Summer Fly Fishing Preparation

If the weather is warming up, then the fish will be looking up. However moving into summer, things aren’t always plain sailing. Flies, techniques and approach must be more refined compared to your springtime tactics


Firstly, always stay in touch with the weather, and make checking the forecasts the very first, as well as final thing you do before walking out the door. Things can change on a whim across the summer months here in New Zealand and accordingly, forecasts and weather warnings can change rapidly too. With many of our biggest flood events occurring over the warmer months you do not want to be caught out.

Safety when fishing in the NZ back country


As the springtime rains clear away and the water levels drop, many fish depart our smaller tributary streams back to the main rivers which have now cleared of snow melt and cooler springtime flows. Those fish that remain in many smaller streams may be subject to lower oxygen levels and warmer water temperatures so consider this before choosing to target them. 

Searching for low water summer trout


Like their habitat, their diets change as more food becomes available over the summer months, and your early season fly box may need a touch up. The Manic Fly Collection is the quintessential collection of flies for all your summer fly needs.

Manic Fly Collection


Any summer fly box needs to have something to use a dry dropper or just as a large, easily to spot dry. Try a couple of these on for size.

Bum Fluff Stimi

Bum Fluff Stimi - Peacock

Waynes Blowfly

Wayne's Blowfly 

Add a Wayne's Blowfly to any fly box over summer and you will be happy. They come in two sizes and will happily hold a nymph below them if you are dry dropping.



As the temperatures rise, the tiny willow grub emerges from its pupal cocoon on willow leaves and drop onto the water in their thousands, sending the trout into a surface feeding frenzy.

Willow Grub Fly

Sinking Willow Grub

There aren’t many situations in NZ when trout lock on exclusively to just one food source but with the sheer numbers of available grubs at any one time, it makes for very efficient feeding. Long, light leaders and pinpoint presentations are the key to success here, often to positions tight beneath the branches. 



The fly fisherman’s Christmas. When the cicada fall and fish rise explosively to large surface flies, there aren’t many places you would rather be. Commencing in December with the smaller, darker bush cicada and peaking mid summer in the high country with the larger King Cicada, the opportunity to throw large, terrestrial dry fly patterns either to sighted fish or fishing blind through a large deep pool can provide some of the most heart-stopping entertainment of your season.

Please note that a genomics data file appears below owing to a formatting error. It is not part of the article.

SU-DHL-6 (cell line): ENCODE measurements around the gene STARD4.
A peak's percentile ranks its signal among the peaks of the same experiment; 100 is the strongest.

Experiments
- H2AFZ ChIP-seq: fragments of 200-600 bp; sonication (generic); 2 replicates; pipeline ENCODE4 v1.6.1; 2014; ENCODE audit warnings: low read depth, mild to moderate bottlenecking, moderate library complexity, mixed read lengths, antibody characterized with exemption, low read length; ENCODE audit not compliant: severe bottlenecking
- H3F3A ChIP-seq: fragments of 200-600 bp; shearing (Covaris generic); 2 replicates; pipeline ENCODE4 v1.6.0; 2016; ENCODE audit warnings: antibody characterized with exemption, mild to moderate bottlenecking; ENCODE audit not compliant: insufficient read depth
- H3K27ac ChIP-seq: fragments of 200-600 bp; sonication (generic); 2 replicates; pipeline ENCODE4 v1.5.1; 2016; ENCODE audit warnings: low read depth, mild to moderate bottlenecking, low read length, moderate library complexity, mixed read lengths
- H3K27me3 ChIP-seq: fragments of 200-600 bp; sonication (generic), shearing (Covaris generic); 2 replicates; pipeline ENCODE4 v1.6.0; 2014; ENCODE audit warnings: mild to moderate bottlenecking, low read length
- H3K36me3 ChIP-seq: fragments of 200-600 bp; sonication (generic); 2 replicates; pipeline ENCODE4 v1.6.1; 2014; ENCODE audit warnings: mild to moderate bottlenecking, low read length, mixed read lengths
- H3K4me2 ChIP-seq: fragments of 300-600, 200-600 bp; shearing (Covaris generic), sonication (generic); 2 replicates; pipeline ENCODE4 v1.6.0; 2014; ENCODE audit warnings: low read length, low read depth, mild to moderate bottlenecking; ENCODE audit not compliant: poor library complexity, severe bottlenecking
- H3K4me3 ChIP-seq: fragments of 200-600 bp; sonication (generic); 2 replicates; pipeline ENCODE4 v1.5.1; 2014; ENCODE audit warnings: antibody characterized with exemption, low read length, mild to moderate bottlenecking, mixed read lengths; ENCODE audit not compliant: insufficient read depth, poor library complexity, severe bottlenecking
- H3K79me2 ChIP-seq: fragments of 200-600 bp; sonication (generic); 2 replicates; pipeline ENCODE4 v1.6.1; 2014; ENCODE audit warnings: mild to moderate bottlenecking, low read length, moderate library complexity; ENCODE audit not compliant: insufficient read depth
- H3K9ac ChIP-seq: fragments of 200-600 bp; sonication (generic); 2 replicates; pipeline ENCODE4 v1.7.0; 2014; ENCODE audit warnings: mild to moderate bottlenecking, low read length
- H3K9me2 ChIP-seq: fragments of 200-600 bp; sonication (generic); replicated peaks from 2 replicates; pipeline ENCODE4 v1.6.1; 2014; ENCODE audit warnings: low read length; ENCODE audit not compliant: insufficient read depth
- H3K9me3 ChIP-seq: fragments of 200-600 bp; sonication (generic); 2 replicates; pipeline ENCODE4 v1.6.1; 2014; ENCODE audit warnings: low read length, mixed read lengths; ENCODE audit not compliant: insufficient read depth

Classic Cicada


Due to the colder water temperatures over winter, spring time mayfly mature at a larger size. As water temperatures become more optimal across the summer months, time to maturity lessons meaning smaller nymphs and smaller emerging duns. Tune in by turning over a few rocks and observing what is lifting off the water and simply match the size you are seeing with something from your fly box.

BTB Micro May from the Manic Fly Collection

BTB Micro May



Longer leaders are a summertime essential. With lower water levels and resulting less flow means the trout can see, and more importantly feel everything around them. The heavy drop of a fly line, and line shadow are things you must keep well away from the fish, and so longer, lighter leaders are necessary for success on many waters. Spend time learning to cast longer leaders accurately with both nymphs and dries and the adjustments required in casting different rigs. 


Stealth certainly becomes the key, especially in low water or on heavily fished streams. If the fish knows you’re there, you’re not going to catch them. Watch from a distance and spend time observing likely water, allowing the trout to move first and show itself to you. Utilise bushes, banks and other forms of cover where possible to further hide your presence. Move very slow and stay low. You are essentially hunting, so think subtle and stealth. 

Sneaking in on wary NZ trout


Presentations must be on point. You won’t often get multiple shots at presenting your fly where it needs to go. As mentioned, be aware of heavy landings and especially ripping your line off the water too fast, with too much slack. The audible disturbance can alert fish from quite some distance. Lift slow, and smooth accelerating into your stroke once the line is free, otherwise employ a dynamic lift. Keep your line clean and well-dressed to prevent stick. 


Sun protection is a must, and you have your pick of garments from the Simms range. From the ever popular Simms Solarflex hooded shirts to the Bugstopper range, through to the essential neck gaiters and Solarflex sun gloves. Keep covered and stay protected. 

Summertime fly fishing can entice anglers further into the hills often into unforgiving terrain which they may not be prepared for. Carry a PLB and always let someone know your intentions, and what to do if you don’t arrive back. Get out there and enjoy!